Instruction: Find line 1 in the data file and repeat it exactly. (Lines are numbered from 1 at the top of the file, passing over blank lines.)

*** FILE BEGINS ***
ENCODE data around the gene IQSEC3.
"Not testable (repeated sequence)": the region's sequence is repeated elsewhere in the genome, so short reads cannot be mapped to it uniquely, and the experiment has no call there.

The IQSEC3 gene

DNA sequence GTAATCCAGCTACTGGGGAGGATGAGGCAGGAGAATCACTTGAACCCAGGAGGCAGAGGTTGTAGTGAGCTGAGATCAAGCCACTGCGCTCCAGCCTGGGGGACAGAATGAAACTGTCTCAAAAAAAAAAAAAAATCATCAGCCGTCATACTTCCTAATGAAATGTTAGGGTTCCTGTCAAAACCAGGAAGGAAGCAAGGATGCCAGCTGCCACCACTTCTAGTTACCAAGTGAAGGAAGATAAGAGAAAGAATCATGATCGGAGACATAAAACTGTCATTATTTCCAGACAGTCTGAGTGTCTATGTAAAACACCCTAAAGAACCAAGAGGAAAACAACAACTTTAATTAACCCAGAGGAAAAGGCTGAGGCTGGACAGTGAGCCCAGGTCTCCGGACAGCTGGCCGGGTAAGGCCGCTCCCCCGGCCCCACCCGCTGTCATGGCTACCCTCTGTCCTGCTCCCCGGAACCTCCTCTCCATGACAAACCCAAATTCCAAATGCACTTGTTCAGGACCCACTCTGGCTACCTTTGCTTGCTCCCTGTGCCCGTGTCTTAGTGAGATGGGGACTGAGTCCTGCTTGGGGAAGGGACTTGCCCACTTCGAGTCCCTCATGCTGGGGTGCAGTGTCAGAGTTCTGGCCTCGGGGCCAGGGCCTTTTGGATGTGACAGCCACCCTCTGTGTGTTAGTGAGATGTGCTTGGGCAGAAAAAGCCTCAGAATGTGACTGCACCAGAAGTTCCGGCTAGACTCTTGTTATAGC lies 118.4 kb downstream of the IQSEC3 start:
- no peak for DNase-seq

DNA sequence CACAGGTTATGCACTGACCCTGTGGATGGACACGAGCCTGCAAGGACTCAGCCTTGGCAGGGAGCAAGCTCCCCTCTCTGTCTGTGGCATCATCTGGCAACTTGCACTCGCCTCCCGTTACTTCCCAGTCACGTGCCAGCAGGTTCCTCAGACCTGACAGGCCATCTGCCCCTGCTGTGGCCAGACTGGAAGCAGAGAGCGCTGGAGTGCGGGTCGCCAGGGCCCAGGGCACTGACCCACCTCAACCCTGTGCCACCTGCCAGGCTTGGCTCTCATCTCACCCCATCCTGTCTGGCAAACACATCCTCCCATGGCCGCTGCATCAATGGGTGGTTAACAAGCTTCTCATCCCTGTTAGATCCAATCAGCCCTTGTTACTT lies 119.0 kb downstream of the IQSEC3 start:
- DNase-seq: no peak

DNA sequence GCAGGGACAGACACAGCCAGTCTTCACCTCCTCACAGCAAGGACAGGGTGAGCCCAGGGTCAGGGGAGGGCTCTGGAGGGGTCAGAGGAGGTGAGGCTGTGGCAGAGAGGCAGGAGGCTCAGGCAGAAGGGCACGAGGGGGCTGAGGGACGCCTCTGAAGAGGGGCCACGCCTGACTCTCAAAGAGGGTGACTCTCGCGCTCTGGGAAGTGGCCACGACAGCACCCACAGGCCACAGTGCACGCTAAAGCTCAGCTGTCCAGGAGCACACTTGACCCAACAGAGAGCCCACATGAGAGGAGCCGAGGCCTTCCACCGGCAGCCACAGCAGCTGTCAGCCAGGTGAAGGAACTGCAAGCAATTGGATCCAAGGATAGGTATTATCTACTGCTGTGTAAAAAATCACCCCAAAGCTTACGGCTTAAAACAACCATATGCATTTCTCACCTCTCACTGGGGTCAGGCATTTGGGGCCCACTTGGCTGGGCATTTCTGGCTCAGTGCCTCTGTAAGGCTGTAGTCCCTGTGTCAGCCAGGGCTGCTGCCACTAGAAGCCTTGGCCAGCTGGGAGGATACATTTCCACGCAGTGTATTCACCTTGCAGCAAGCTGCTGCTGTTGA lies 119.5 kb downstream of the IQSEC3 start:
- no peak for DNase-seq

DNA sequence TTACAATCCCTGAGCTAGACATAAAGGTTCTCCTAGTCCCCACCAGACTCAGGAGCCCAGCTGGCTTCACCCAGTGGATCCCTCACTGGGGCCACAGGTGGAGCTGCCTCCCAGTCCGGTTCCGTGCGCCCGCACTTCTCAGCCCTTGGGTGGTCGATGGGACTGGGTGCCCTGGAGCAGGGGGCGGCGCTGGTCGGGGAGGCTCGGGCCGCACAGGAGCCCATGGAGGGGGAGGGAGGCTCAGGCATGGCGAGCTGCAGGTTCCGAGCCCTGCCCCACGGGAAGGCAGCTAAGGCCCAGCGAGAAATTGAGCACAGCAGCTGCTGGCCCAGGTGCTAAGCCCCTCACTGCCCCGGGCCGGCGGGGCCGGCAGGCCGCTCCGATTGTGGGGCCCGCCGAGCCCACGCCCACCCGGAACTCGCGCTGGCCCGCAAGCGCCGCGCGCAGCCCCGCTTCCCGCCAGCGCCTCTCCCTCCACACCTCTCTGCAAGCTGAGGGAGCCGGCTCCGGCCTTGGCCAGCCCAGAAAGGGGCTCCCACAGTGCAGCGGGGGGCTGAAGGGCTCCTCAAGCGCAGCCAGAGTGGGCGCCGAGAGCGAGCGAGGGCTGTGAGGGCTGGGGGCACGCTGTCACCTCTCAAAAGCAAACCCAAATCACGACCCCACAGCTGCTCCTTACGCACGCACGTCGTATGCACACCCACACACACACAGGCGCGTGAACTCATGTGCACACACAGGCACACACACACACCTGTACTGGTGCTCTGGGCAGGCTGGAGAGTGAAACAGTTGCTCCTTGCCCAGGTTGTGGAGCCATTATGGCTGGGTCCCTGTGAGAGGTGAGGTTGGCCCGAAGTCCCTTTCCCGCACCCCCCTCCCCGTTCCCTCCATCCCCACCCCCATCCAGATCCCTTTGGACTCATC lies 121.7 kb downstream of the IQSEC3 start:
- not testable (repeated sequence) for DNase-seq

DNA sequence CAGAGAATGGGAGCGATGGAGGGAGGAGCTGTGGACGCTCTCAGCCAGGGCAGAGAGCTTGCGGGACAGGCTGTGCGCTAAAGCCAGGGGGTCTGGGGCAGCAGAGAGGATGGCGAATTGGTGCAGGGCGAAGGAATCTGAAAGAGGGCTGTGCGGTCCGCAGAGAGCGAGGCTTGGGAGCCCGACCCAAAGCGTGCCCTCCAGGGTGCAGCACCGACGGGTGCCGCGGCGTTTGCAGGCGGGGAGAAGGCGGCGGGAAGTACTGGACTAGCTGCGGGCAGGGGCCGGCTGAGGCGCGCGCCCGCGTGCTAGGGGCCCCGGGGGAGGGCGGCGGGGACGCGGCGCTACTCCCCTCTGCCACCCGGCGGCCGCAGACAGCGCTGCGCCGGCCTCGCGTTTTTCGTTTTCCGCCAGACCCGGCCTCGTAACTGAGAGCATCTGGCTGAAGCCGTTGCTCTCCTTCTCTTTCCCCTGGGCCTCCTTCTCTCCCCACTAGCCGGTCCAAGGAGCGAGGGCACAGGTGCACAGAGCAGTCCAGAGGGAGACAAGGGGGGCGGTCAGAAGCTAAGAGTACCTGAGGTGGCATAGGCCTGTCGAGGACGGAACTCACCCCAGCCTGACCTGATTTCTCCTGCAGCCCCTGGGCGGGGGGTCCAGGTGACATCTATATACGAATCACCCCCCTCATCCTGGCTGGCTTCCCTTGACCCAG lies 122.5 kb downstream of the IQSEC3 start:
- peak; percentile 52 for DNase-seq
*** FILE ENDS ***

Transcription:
ENCODE data around the gene IQSEC3.